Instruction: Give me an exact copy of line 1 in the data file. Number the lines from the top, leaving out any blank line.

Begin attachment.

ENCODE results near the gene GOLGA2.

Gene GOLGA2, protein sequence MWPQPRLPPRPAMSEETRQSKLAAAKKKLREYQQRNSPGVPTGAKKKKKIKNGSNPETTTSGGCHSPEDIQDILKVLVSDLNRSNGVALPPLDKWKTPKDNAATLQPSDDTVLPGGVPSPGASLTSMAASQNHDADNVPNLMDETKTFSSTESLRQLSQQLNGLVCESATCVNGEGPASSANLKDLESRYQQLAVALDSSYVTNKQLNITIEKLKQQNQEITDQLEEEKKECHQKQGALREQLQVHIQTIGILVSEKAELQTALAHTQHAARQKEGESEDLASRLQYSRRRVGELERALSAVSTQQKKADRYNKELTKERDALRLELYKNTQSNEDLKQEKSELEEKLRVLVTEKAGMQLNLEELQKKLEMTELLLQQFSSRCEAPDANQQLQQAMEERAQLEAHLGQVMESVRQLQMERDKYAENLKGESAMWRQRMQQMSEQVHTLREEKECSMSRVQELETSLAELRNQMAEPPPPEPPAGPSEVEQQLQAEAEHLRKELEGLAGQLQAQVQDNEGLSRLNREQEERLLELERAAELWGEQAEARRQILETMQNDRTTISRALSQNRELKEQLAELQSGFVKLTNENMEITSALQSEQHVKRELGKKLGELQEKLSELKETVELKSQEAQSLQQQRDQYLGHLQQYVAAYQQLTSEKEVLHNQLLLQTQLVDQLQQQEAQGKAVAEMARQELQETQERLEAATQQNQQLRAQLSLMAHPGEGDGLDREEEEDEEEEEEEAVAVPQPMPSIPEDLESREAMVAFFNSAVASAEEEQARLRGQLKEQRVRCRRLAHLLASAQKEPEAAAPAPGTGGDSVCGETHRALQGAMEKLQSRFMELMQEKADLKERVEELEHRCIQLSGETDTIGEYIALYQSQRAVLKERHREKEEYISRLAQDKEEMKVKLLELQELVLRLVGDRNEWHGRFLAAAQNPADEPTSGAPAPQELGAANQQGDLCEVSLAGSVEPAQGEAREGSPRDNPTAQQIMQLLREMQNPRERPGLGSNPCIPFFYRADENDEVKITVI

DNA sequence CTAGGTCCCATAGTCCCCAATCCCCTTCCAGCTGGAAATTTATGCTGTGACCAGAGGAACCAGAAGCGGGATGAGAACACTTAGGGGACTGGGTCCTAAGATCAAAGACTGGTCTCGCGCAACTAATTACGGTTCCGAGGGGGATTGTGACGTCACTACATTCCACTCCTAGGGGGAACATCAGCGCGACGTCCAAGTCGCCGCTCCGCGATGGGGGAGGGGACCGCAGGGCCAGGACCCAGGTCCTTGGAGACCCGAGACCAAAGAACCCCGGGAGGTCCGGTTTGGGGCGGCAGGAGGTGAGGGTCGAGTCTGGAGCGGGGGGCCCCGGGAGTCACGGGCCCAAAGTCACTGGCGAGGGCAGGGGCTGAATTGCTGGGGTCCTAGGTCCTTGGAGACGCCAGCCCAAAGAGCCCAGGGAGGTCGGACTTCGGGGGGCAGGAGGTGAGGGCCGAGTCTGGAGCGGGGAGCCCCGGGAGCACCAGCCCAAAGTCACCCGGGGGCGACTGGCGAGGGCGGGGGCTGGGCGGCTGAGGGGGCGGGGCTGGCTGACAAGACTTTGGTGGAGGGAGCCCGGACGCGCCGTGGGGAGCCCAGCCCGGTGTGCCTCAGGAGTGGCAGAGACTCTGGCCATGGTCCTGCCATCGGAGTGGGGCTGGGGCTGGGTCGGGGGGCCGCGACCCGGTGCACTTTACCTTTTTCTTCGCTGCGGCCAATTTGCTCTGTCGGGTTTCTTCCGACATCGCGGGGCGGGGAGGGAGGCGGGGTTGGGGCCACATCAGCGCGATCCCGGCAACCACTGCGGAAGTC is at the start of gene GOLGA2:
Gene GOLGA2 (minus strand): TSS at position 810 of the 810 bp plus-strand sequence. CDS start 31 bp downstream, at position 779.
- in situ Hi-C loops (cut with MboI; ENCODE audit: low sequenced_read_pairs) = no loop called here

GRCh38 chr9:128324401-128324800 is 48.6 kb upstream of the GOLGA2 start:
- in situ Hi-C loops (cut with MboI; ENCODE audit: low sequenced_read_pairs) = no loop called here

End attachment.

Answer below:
ENCODE results near the gene GOLGA2.